With our sonny's play in the kindergarten yet to come (this Monday), the celebrations of the Mother's Day resulted in the following bunch of lovely gifts (the card from my 7-year-old daughter):

There were also two paper flowers made with a drinking straw, and singing songs, including Happy Birthday to You (in English, I'm proud to say! The success, however, is to be attributed to the kindergarten teacher, not me...)

And a song, a song! J.J. Barrie 1976.

Music Downloads | Free Music at

Wednesday, 11 May 2011

save me, san francisco

What a great day, what an unexpected surprise! I have just received mail (it sounds like I'm describing vintage postal delivery most of the time here;) from the Polish Radio "Trójka". Radio Station Three, as a more-or-less accurate translation would have it, is the legendary, non-commercial radio, which has developed over the decades its own unique, intelligent and witty style - in fact, anything that is the reverse of the word "cliché".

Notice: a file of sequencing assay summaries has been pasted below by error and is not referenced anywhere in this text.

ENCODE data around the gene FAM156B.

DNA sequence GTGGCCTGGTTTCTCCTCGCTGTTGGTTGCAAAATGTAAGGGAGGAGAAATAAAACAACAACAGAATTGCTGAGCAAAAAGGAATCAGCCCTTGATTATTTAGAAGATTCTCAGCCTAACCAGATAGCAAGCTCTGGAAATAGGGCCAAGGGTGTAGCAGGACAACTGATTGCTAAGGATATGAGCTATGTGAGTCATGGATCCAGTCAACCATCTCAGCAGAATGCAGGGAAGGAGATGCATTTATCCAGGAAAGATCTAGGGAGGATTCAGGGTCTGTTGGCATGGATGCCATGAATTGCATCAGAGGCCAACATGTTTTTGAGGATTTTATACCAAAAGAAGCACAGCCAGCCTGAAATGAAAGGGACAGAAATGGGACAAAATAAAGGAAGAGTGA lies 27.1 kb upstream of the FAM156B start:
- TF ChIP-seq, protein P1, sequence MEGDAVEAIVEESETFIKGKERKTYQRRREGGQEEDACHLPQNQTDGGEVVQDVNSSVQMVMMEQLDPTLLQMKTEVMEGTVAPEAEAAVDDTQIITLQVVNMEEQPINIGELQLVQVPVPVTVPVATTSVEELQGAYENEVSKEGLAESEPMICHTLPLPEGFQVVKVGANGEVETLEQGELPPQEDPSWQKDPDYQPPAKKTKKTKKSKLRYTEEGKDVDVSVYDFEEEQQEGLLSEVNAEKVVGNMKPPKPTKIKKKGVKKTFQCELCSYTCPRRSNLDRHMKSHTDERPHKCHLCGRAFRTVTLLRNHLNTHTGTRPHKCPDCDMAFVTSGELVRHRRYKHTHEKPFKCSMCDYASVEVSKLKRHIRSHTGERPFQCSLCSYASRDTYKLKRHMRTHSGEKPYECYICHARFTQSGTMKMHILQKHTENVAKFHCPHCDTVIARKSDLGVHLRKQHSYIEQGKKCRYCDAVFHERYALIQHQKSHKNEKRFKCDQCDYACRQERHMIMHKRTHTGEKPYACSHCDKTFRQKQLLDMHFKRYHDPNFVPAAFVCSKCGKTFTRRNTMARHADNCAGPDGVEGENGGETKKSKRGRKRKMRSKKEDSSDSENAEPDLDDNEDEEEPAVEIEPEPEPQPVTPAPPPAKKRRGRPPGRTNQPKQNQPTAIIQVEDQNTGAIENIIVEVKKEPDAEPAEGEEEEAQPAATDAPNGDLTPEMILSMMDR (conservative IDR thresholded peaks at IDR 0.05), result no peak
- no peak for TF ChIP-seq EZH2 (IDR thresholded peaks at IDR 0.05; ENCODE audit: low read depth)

So this is the envelope, and this is the gift - actually a prize in a competition: "Save Me, San Francisco" album by the band Train. But it's so unusual for another reason, too - it's from a very special person. It's my and my husband's favourite - since we were about 14 years old, I suppose - radio broadcaster, Marek Niedźwiecki.

The word "broadcaster" does not seem to be "capacious" enough to contain all that he has meant for the radio-listeners' subculture of people who don't watch tv, but choose listening. Marek Niedźwiecki knows all about music but never to show off; he tells stories. He picks up the pieces of the ordinary and the unusual, with no pathos but with charming simplicity, and turns his programmes into poetry, into the ambience of one-to-one meeting of friends.